Is poetry a dying art?

By Emer Handly and Shauna Bowers

Credit: Roise McGagh

Once upon a time, poetry was thought of as one of the most beautiful and most important art forms in existence. Nowadays it could be questioned as to whether it is as widely appreciated. If you tell someone you read or write poetry, you are just as likely to be met with a judging laugh as you are with admiration. After all, we are living in a time where Fifty Shades of Grey is a literary best seller.

The question many are starting to wonder about is whether poetry is dying. “What pretends to be poetry now is either New Age blather or vague nonsense or gibberish. It’s zombie poetry,” said playwright Gwydion Suilebhan in a tweet.

Like him, the cynics and the sceptics will say that it is dying. They are wrong. Poetry is not dying, it is merely changing. Poetry is essential to human life. It allows us to convey our thoughts and emotions through beautiful, sometimes horrible, words. We turn to poetry to express the inexpressible. Evolution is a wonderful thing and as technology has evolved, so has poetry.

I think it is the age-old tradition of an older generation begrudging the differences of the new generation. However, poetry is defined as a literary work in which the expression of feelings and ideas is given intensity by the use of distinctive style and rhythm; poems collectively or as a genre of literature. To say that just because poems are no longer strictly from a poetry book means that the art from is dead could not be further from the truth.

The emergence of Instagram poets is proof that things are changing, they’re not dying off. Rudy Francisco was originally a spoken word poet who created thought-provoking poems. The American man attracted recognition and praise when he began posting his work on Instagram. The creation of this platform was like a megaphone so that he could amplify his poetry. He reached a wider audience due to this evolution while the integrity of traditional poetry remained intact.

His poem ‘Don’t Burn Bridges’ is an excellent example of this. This stanza in particular highlights the beauty that is still prevalent in modern poetry.

“I say, if necessary
let the kerosene
kiss it on the lips,

and watch it
turn to ash.”

The actual structure of poetry has also changed. Poems used to be paragraph after paragraph of ornate and metaphorical language. Sylvia Plath was one of the most admired poets of the 20th Century and her work illustrates this perfectly. She utilised long stanzas, convoluted descriptions and raw emotion.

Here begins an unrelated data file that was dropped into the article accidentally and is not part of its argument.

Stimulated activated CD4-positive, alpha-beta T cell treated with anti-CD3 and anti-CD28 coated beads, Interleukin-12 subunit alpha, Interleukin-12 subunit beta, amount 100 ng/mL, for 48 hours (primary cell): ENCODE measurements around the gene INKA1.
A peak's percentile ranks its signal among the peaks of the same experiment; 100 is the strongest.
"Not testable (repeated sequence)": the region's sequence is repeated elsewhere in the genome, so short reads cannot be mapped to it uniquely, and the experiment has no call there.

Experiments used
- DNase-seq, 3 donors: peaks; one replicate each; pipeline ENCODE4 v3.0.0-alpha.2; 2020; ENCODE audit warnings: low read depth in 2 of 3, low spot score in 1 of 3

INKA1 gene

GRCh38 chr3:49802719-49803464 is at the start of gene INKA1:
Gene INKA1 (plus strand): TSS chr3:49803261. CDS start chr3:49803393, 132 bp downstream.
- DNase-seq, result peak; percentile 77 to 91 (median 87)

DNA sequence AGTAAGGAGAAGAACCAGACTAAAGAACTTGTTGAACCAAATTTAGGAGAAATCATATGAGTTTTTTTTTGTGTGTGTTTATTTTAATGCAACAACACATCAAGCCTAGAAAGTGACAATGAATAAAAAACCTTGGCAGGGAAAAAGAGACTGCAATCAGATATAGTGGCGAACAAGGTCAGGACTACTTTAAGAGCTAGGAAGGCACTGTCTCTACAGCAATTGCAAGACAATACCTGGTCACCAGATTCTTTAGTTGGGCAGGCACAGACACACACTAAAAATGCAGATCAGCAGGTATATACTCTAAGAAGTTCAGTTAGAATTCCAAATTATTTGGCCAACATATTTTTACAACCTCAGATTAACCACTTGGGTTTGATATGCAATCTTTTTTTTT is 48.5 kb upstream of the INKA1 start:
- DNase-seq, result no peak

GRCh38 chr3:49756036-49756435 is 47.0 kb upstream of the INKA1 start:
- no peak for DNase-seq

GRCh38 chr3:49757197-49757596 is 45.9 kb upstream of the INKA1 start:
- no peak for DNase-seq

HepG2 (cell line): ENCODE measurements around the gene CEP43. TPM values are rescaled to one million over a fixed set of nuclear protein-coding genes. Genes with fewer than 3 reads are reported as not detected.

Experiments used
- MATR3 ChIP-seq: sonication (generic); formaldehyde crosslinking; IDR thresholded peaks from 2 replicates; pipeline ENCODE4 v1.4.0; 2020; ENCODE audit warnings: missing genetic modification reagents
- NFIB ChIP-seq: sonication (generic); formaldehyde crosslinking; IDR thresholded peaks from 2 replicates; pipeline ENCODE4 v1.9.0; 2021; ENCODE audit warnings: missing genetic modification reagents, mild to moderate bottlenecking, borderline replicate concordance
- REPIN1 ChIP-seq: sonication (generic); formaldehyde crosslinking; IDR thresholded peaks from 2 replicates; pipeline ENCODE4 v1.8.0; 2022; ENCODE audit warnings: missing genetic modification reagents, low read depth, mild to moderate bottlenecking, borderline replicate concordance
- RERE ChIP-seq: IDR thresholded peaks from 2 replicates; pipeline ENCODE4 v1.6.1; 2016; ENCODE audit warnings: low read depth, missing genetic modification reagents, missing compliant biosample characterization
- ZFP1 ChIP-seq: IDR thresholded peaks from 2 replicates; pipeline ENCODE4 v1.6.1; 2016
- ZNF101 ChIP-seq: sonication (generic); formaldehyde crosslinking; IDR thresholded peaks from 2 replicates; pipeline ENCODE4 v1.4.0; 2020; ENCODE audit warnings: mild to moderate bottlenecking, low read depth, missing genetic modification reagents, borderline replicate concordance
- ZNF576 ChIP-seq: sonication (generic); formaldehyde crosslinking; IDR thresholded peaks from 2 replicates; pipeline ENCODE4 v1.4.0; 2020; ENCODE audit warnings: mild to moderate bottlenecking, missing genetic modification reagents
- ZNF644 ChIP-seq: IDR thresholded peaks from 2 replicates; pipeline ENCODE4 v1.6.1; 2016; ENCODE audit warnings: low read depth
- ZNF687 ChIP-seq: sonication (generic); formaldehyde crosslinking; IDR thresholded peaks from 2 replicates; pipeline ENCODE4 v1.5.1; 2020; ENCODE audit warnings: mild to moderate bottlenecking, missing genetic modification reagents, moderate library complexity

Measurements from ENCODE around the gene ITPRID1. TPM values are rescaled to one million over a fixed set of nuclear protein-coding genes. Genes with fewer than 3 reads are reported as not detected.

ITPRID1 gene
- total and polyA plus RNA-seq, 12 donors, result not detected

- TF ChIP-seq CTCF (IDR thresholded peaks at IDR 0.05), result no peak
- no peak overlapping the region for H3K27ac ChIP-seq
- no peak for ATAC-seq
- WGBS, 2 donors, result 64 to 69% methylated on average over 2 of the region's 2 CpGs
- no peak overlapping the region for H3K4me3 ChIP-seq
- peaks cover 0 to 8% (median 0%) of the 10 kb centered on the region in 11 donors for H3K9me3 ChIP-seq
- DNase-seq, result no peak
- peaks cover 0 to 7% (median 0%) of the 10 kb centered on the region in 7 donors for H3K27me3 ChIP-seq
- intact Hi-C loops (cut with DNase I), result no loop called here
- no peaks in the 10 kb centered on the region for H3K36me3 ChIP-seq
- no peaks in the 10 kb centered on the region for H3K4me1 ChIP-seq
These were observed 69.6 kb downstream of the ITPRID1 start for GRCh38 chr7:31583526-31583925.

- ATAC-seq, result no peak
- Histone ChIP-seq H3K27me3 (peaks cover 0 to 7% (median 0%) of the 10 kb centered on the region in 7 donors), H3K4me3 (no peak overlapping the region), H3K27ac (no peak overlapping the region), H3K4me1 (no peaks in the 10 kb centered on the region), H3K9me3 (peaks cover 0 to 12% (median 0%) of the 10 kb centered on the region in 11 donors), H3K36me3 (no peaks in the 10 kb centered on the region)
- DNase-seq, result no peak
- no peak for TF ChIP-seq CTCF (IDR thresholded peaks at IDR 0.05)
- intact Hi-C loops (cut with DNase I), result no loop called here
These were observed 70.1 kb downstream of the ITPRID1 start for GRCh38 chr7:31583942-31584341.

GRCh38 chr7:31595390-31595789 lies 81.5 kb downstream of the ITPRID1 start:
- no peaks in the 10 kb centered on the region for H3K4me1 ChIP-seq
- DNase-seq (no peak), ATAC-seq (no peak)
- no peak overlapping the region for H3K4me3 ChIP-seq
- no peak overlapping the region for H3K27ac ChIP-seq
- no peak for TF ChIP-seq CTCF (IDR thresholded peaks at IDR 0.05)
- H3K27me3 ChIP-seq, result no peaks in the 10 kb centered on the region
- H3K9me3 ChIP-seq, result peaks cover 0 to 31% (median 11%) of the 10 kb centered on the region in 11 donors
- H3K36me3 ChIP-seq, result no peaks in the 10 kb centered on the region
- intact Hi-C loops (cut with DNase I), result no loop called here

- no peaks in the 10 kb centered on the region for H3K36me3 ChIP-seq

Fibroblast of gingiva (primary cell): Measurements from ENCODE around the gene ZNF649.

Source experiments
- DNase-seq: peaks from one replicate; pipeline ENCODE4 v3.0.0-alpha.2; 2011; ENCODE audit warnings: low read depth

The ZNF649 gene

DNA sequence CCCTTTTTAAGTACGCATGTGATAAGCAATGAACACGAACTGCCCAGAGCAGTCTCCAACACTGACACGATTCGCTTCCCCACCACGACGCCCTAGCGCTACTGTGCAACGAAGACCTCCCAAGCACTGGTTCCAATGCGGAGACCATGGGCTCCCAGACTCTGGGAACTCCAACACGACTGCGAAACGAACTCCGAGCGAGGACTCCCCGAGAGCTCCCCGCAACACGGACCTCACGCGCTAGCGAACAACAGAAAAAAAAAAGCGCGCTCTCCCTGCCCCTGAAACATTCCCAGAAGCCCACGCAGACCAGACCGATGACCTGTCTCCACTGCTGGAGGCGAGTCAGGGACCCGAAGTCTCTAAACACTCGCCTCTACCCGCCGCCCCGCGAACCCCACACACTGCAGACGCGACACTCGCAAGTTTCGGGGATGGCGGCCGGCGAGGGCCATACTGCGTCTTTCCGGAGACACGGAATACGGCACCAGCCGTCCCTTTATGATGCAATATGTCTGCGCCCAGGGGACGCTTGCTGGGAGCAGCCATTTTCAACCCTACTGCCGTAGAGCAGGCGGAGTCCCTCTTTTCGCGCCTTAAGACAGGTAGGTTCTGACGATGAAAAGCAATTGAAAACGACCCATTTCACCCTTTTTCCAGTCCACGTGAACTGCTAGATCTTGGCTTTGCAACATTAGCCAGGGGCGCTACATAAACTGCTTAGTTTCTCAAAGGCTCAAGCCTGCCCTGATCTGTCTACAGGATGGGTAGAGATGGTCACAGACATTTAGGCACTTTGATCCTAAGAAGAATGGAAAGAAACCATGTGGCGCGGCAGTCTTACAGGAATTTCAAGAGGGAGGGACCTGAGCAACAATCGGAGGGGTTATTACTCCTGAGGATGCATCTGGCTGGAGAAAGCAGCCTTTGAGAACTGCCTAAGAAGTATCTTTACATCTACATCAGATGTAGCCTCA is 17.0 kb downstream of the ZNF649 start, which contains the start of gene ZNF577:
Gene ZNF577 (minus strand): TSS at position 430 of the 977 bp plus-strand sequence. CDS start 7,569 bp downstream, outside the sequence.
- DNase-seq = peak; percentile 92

“My thoughts are crabbed and sallow,
My tears like vinegar,
Or the bitter blinking yellow
Of an acetic star.”


– Jilted

William Butler Yeats is another great example of the style of 20th century poetry. He has been praised for creating some of the most beautiful poetry ever written. As he was from the modernist era, his style was revolutionary at the time. Even back in the 20th century, poetry was evolving.


“Upon the star that marks the hidden pole;

Fix every wandering thought upon

That quarter where all thought is done:

Who can distinguish darkness from the soul? “

–  A Dialogue of Self and Soul


The 21st Century has not killed poetry, in fact it has given it a new lease of life. Poems are simpler and shorter, yet still relatable and moving. Instead of having almost 7 stanzas of 4 to 6 lines, some poets now prefer to have a poem comprise of only 8 to 10 lines. This idea of it being short and sweet works extraordinarily well. Michael Fraudet encapsulates this style very well. His poem Chasing Love is 8 lines long, uses simple descriptors but paints a potent image.

“When chasing love

at any cost–

The pathways meet

but seldom cross.”

Poetry certainly has become less visible on the shelves of libraries and bookstores. It has to compete with things like TV programmes, films, books and music. However, it has certainly not been eradicated. As an art form, poetry puts us back in touch with our humanity. It can help you see yourself in someone else’s struggle and thus you begin to understand and appreciate their strength more.

Writing poetry has become a therapeutic way to express inner thoughts and feelings. It is used as a way to improve mental health and inspire positive thoughts. Those who read or write poetry say the art form helps them make sense of their lives.

Poetry has never been and will never be one definitive way. Just like humanity, it is constantly changing, constantly learning, constantly growing. However, some elements of poetry will never change. The raw emotion it evokes, the beautiful pictures it creates and the long-standing societal impacts it can cause will be around forevermore. For as long as we have emotions and thoughts, we will have poetry.